Houston Health Ventures Invests in InRFood, NC-Based Food App

Not all calories are created equal, and Keval Mehta, founder and CEO of INRfood, says his app can help us sort the good from the bad.

INRfood is an app with a database of about 500,000 products and 650 restaurants nationwide. The technology analyzes ingredients—read off the nutrition label on food packaging—and gives users a red/yellow/green signal indicating whether a particular ingredient aligns with the user’s dietary restrictions and goals. So far, Mehta says the app has 100,000 users.

“Since nutrition is designed to be one-size-fits all, we’re reimagining and personalizing grocery shopping by understanding the ingredients that are in food,” Mehta says. “With a lot of the ingredient names you almost need a PhD in biochemistry to understand what they mean. We break that down.”

The startup was founded two years ago in Durham, NC, with a beta app and was part of last fall’s Health Wildcatters accelerator in Dallas. INRfood has raised about $250,000 in seed funding, including a recent investment from Houston Health Ventures.

INRfood’s app is intended to act like a personal digital nutritionist. When a user signs up, InRfood asks for age and weight information. Then the app asks you to specify any dietary restrictions or medical conditions—perhaps you’re vegan, pregnant, and allergic to gluten—and even allows you to customize certain parameters like reduced salt intake. Users can type in specific foods or scan the UPC codes of pre-packaged food. “The app can identify the ingredients in the food product that can be a concern, and highlight better options,” Mehta says.

The biggest challenge for company founders was building the app’s database of ingredients. “Nielsen had a database but just didn’t have the massive information that we needed,” Mehta says. “It was outdated; it didn’t carry private labels or ethnic foods.”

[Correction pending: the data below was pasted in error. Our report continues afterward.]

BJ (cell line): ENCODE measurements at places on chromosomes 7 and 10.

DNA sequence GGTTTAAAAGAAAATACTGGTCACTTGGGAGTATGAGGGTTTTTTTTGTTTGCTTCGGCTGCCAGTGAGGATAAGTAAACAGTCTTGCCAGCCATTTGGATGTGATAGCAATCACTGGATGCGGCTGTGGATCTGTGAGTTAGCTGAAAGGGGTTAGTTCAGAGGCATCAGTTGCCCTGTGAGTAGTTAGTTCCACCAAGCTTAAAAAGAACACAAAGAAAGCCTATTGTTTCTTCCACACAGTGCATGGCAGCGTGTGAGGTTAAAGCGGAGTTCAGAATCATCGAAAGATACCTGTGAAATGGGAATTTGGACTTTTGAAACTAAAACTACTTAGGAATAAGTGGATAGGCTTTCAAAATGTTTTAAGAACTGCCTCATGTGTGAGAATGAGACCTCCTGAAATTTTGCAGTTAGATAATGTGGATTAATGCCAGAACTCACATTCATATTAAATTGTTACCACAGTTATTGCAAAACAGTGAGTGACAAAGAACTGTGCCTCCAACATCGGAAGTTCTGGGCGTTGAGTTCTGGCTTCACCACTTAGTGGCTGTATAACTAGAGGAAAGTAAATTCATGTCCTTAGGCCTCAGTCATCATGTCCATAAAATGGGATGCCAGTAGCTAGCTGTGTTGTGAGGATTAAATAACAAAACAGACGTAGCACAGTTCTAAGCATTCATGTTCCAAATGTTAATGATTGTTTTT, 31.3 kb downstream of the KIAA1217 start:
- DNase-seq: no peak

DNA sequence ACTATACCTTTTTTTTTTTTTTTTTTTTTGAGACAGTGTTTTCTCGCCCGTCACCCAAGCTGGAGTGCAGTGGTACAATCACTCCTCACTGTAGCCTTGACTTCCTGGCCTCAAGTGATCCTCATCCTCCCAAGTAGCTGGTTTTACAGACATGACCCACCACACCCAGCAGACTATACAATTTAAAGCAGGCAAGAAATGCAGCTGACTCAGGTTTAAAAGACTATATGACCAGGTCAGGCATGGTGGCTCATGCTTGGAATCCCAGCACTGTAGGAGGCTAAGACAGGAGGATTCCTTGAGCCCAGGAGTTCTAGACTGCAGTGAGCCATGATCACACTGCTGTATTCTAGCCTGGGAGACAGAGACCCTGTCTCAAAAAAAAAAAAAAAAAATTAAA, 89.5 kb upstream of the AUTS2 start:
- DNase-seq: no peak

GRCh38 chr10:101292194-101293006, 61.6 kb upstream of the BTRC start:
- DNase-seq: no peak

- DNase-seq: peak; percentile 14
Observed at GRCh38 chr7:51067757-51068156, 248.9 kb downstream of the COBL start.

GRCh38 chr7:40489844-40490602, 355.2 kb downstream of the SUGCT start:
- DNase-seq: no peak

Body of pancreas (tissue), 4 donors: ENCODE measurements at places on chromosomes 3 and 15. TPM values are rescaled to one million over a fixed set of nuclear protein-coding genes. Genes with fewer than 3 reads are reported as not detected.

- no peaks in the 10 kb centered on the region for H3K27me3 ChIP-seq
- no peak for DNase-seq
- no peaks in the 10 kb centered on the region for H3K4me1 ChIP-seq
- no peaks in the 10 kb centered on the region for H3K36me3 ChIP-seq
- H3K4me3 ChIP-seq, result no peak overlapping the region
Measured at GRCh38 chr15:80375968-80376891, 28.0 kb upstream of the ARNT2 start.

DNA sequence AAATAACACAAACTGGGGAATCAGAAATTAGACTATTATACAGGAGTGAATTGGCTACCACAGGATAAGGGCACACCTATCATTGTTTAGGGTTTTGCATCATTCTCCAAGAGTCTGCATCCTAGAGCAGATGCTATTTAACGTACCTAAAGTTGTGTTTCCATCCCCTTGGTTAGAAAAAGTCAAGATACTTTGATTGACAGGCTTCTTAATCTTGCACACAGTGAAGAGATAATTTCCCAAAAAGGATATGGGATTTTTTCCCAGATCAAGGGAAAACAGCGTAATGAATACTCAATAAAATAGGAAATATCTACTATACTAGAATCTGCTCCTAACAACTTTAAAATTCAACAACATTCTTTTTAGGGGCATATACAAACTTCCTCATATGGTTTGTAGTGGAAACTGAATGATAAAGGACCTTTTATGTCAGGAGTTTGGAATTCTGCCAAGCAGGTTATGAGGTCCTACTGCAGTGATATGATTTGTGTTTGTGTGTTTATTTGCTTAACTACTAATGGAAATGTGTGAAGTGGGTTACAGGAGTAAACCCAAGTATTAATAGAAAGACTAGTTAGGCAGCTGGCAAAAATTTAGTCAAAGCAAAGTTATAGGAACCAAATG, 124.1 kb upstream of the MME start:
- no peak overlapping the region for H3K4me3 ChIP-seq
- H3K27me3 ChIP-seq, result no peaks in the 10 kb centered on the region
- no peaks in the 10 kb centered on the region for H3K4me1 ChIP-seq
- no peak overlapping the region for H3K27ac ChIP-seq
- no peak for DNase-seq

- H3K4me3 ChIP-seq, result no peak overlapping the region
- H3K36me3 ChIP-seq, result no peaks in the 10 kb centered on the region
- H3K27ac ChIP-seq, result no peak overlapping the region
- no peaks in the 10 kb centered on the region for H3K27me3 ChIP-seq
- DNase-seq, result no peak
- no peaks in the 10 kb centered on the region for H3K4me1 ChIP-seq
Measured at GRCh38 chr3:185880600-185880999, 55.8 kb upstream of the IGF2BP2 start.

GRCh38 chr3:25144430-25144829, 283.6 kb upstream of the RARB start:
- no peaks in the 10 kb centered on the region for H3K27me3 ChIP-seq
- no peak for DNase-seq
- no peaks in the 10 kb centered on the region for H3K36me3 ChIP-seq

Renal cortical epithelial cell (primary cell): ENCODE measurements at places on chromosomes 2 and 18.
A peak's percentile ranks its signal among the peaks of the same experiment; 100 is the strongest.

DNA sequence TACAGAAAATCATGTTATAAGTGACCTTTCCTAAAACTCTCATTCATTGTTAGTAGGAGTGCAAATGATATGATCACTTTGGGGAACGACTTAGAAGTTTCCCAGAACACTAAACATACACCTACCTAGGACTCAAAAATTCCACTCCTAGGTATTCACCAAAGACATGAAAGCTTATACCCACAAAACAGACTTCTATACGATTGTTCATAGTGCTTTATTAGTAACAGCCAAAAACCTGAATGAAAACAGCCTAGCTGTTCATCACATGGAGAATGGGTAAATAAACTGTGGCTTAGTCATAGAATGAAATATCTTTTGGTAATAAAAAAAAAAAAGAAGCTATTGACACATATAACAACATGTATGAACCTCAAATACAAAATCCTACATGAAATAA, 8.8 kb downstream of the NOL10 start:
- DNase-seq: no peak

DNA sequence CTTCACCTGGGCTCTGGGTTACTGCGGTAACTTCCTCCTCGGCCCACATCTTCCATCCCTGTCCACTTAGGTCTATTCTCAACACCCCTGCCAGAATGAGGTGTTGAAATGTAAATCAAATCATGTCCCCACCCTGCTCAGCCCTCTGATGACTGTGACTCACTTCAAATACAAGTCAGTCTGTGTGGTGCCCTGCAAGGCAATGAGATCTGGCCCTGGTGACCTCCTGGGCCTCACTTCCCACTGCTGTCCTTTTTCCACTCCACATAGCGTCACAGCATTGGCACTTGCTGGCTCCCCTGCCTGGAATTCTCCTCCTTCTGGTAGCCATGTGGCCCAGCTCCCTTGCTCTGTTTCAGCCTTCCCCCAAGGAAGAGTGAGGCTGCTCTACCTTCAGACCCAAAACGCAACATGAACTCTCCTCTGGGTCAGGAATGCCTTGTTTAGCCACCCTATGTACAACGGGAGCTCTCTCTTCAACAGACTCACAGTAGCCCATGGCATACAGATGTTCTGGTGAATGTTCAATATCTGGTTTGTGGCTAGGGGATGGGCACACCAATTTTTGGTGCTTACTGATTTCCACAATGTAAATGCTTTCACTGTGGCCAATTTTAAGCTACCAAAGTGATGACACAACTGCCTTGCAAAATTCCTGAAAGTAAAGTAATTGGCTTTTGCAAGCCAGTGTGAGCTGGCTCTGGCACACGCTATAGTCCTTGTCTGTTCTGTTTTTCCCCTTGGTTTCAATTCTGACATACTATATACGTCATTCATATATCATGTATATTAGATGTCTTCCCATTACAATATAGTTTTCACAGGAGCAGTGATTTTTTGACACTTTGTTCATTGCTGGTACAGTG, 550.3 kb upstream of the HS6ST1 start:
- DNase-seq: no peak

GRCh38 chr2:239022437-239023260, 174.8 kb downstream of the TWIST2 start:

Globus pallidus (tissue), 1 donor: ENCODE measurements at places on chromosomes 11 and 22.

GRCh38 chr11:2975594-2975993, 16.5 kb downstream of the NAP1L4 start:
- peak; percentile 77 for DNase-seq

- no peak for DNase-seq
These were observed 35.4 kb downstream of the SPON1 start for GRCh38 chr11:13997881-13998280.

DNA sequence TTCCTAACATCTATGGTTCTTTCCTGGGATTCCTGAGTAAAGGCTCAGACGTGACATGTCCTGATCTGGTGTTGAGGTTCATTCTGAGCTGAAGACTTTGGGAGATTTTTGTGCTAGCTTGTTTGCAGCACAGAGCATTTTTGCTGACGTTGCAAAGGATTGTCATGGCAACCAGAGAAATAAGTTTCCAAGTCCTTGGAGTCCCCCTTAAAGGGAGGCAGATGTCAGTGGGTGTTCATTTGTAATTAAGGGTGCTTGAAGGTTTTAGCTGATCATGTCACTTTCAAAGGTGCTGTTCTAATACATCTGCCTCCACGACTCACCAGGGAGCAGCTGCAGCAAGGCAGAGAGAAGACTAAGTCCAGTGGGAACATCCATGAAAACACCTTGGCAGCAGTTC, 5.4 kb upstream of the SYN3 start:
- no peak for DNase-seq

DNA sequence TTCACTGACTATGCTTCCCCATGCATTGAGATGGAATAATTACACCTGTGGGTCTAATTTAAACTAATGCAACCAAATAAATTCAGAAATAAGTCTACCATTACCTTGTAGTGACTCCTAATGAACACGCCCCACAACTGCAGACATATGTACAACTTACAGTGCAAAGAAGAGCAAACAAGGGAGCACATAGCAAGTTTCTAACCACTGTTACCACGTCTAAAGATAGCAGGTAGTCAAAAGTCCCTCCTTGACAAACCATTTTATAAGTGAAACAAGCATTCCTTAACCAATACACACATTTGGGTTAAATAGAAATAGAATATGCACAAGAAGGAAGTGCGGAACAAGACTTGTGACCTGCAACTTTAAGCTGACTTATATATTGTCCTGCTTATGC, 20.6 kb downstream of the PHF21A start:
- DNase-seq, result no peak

So they spent the last 18 months building a database with a team of nutritionists and dieticians by working with food manufacturers and retailers, and are planning a full launch of the app at the end of this month.

Among the functions that Mehta says the company is working on is enhanced geo-location, so if a user is in a food court, for example, the app can analyze the food options available and present them with their best choices based on their profile. Eventually, he says they see tie-ins with weight loss groups and wearables linking overall health with food choices. “For diabetics we could determine which ingredients are increasing blood sugar levels and help them avoid those ingredients,” he says.

One restriction on the app is that its restaurants are mostly chain stores. “It’s a challenge to get local restaurants; they’re not required to list ingredients,” Mehta says. “And mom-and-pop places and diners are challenging because their menus are changing all the time.”

Angela Shah is the editor of Xconomy Texas. She can be reached at ashah@xconomy.com or (214) 793-5763. Follow @angelashah

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